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Top Tips: How To Run Errands On A Bicycle

It’s a common misconception that bicycles, being of minute size and ‘frail’ frame compared to their gasoline-powered counterparts, are not suitable for day-to-day tasks and running errands. But you’ll be surprised how much you can actually get done using just your bicycle.

With a bit of planning ahead, bicycles can be used for running many errands such as grocery shopping, making deliveries, or carrying heavier loads. A suitable bicycle, certain bicycle equipment, and a carefully planned route will make running errands on a bike easier.

Many cyclists only learn through trial and error how to successfully run errands on a bicycle, but I’m here to tell you…I’ve made all the mistakes…and I’ve done all the trial and error! So, off the back of that, here are my top tips for your errand-motivated cycling extravaganza…

How to Prepare Your Bicycle Errand Run

Running errands on a bicycle doesn’t have to be complicated, but it does require some planning. In order to maximize your day-to-day efficiency, take these 7 steps to make sure you excel at running errands on the two-wheeled vehicle!

  1. Choose a bicycle that matches your needs 

There are many different types of bicycles; some do a better job at traversing rugged terrain, while others allow you to smoothly speed through city paths. Some are suited to carry heavy loads and large capacities, while other types emphasize travelling efficiency over carrying capabilities.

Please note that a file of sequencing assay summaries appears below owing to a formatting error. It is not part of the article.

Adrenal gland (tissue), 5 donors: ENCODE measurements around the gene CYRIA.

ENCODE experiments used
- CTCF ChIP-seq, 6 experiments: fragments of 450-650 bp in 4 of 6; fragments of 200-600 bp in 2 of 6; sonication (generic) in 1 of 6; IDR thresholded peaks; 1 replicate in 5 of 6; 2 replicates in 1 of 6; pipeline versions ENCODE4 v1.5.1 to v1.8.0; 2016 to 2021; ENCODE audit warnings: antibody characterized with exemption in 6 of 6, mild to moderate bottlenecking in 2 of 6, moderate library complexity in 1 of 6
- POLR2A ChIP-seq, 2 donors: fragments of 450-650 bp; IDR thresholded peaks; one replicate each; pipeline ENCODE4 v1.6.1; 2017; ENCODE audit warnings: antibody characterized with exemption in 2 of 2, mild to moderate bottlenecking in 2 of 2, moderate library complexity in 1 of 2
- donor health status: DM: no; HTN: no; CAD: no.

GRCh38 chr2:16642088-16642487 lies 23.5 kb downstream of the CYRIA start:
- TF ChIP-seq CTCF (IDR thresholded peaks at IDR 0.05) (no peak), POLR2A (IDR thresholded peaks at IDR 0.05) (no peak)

Check out my article “How to Choose the Perfect Bicycle for You” for more information on the different types of bikes and which one might suit you best.

  1. Plan out your route

There are many different paths you could take to your destination. You could travel downhill or uphill; through trails or roads; or the main road or a shortcut. It is important to choose the most efficient path for your journey in order to maximize the use of your time.

But at the same time, remember to take into consideration the nature of your journey. Are you going to need to stay on wider paths if you’re carrying bigger items? Will you need to stay on flat ground with minimal inclines because you’re going to have heavy items?

  1. Plan your time 

Don’t forget that riding your bicycle is much slower than driving a car. You should allot extra time for commuting around the city according to the distance to your destination. And then you’ll need extra time on top of that if you’re going to be carrying a heavier load. Give yourself plenty of time to travel. 

  1. Plan your clothing 

Travelling on a bicycle means that you will be vulnerable to weather conditions. Ensure that you check the weather forecast before setting off on your errand run and dress accordingly.

  1. Bring your necessities 

Different errands will require different necessities. Remember to bring everything you need with you. An extra bottle of water will never hurt! As well as any extra storage considerations, phone holders, or somewhere for your valuables so that you can be completely hands free.

  1. Gather your storages and locks

If you need to carry large amounts of luggage, bring a storage system or consider investing in one to attach onto your bicycle. If you would need to leave your bicycle unattended for some time, remember to bring a lock.